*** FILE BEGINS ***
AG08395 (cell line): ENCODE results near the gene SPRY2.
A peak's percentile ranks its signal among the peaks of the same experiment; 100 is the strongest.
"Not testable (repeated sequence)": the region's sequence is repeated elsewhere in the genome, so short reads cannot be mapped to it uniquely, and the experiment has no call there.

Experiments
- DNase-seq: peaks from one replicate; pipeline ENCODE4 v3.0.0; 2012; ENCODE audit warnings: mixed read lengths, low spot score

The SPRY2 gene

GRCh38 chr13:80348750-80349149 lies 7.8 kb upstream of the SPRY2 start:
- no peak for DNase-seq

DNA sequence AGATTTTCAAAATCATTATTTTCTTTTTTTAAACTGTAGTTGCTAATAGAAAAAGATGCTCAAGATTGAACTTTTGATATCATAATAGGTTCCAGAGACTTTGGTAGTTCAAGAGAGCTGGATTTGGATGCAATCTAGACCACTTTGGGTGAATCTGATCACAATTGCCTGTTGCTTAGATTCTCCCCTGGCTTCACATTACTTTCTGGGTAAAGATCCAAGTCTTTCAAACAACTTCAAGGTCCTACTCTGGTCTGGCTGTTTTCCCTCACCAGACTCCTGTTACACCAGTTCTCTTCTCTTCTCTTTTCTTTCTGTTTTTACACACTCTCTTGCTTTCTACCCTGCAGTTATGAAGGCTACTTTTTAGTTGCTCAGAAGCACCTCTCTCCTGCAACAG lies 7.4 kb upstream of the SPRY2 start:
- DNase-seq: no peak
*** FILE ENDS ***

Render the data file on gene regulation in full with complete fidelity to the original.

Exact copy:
AG08395 (cell line): ENCODE results near the gene SPRY2.
A peak's percentile ranks its signal among the peaks of the same experiment; 100 is the strongest.
"Not testable (repeated sequence)": the region's sequence is repeated elsewhere in the genome, so short reads cannot be mapped to it uniquely, and the experiment has no call there.

Experiments
- DNase-seq: peaks from one replicate; pipeline ENCODE4 v3.0.0; 2012; ENCODE audit warnings: mixed read lengths, low spot score

The SPRY2 gene

GRCh38 chr13:80348750-80349149 lies 7.8 kb upstream of the SPRY2 start:
- no peak for DNase-seq

DNA sequence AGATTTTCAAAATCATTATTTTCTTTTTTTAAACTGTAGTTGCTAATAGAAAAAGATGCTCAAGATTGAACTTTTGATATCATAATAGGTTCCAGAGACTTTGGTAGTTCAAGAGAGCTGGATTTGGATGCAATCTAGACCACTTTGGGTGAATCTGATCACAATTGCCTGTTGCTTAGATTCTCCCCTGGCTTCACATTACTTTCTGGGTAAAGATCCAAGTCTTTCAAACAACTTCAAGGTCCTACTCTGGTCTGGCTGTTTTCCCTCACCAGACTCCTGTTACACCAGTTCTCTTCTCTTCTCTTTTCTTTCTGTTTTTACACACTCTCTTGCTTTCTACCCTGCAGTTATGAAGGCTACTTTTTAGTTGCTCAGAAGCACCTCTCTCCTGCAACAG lies 7.4 kb upstream of the SPRY2 start:
- DNase-seq: no peak